An Investor’s Guide to the Best Wines for 2020

With the new year upon us we have been reviewing the latest…

An Investor’s Guide to the Best Wines for 2020


January 22 2020 /

With the new year upon us we have been reviewing the latest wine trends for something new and distinctive for your cellar this year. With a strong focus on Australian wines but also a dabble into a few international best sellers, with the classics and variety combinations, to boutique beauties and emerging regions here is our top investment picks to help you stay on-trend for wines to watch in 2020. 


Dom Pèrignon, Rosé, France. Don Perignon is the most famous name in the world of Champagne, and this magnificent fine rosé can bring the same subtle splendour to the palate every time. $499

Louis Roederer, Cristal, Champagne, France. This bottle is the epitome of class and elegance and perfect to stash away for a that next special occasion that bubbles is required. Thanks to its rarity, quality and age you can expect a retail price of $400


2016 Yangarra Estate,Vineyard High Sands McLaren Vale Grenache, South Australia. Winner of the famed 2020 Halliday Wine Companion Awards and a great performer amongst Australian wine critics. $140

2006 Château d’Esclans, Garrus, Côtes De Provence Rosé, France. With the increasing trends in fine rosé from region this bottle has critics raving, as one of the best rosés on the market. $230

2001 Luciano Sandrone, Barolo Cannubi Boschis, Italy. Expect to hear a lot about wines from this region in 2020, Barolo has long been well respected, but with the recent releases there will be many collectors wanting to add a Barolo wine to their cellar. $330

1998 Tahbilk, 1860 Vines Shiraz, Victoria, Australia. A full-bodied Shiraz with a seductively powerful combination of flavours. Spice, pepper and a savoury flair. A beautiful bottle with aged complexity. $375

2009 Jim Barry, The Armagh Shiraz, South Australia. With the recent devastating bush fires in Australian, this is another Aussie battler worth investing your dollars in. With its intense flavour palate and a high rating amongst Australia’s best sommeliers, it is worth every cent for $380

1999 Greenock Creek, Roennfeldt Road Shiraz, South Australia. This fine specimen from the 65-year-old vines in the famed Barossa Valley is perfect to indulge in now or saved until 2030. $399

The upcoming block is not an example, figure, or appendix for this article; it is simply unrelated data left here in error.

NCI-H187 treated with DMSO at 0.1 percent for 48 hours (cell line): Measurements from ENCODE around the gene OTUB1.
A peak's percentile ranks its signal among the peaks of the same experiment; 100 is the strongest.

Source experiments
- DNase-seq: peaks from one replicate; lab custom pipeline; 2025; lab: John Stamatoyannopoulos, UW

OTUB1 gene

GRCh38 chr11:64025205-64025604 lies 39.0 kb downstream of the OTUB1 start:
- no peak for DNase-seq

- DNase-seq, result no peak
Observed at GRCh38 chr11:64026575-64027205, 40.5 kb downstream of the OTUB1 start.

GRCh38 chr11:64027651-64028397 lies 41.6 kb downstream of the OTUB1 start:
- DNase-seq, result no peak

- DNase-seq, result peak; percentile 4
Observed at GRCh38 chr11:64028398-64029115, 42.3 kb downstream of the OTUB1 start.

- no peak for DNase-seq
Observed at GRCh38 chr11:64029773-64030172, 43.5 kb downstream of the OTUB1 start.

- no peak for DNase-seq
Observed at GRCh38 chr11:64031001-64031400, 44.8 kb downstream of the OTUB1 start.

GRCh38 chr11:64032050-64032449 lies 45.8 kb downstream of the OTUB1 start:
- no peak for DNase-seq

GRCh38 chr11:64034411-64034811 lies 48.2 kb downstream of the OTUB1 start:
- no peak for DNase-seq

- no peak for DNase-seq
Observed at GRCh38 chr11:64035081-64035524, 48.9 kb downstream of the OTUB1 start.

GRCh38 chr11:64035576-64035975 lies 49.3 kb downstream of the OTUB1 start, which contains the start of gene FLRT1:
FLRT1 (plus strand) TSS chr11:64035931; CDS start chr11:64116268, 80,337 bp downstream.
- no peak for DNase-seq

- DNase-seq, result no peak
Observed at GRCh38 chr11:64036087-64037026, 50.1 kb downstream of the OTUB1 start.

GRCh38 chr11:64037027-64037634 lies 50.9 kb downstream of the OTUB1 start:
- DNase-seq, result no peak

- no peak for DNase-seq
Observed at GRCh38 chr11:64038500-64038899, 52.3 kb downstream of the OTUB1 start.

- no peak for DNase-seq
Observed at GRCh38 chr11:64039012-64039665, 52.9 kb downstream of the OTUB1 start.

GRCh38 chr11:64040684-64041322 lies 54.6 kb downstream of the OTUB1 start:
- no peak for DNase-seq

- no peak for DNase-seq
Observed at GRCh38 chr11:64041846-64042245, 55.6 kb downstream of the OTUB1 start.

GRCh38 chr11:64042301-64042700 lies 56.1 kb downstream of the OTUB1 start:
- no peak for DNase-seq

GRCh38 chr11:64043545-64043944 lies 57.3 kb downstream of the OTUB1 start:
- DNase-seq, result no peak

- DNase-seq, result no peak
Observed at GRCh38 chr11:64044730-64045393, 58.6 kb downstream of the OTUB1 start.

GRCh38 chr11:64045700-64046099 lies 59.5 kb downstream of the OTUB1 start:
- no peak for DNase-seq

2006 Clarendon Hills, Astralis Syrah, South Australia. Clarendon Hills is the living vision of one of the world’s greatest Shiraz winemakers, Roman Bratasiuk. And he attracts worldwide attention with his exceptional range, with the Astralis as the pinnacle to his collection. $460

2009 Château Ducru-Beaucaillou, Saint-Julien, France. Ducru has long produced wines of the upmost elegance and balance, but none more than the outstanding example of a 2009 Saint-Julien. Robert Parker Jnr rates this one with a perfect score, 100. It is likely this one will quickly disappear to enthusiasts’ collections. $575  

2010 Penfolds, Bin 707 Cabernet Sauvignon, South Australia. With limited stock and Andrew Caillard’s perfect score this is a 707 for the ages. $665

2009 Château l’Evangile Pomerol, France. For something with the full plushness and vibrant aromatics of this smooth French blend this vintage is everything a Bordeaux wine should be. $680  

Penfolds Grange, Shiraz, South Australia.  One of Australia's most famous and coveted wines, with the 1971, 1976 and 1990 vintages all being particularly noteworthy, also carrying a price tag up to $30,000. But the 2015 vintage is still an excellent drop and worthy investment for 2022-2050 with a price point of $750


2013 Leeuwin Estate, Art Series Chardonnay, Western Australia. Leeuwin’s “Art Series” represents the most opulent and age worthy wines from each vintage and paired with paintings commissioned by leading contemporary Australian artists. Art and fine wine in one bottle for $350

2010 Château Cos D’Estournel, Blanc Saint-Estéphe, France. This Bordeaux wine is drinkable immediately but will certainly reward those considering some mellowing and honeyed complexity that comes with cellaring. $495

1986 Castillo Ygay, Gran Reserva Especial Cosecha, Spain. This wine was awarded the very first perfect score by Robert Parker to a white wine in Spain, and we couldn’t agree more. This has been perfection in the making since 1945 when the Viura and Malvasia vineyards were first planted. $799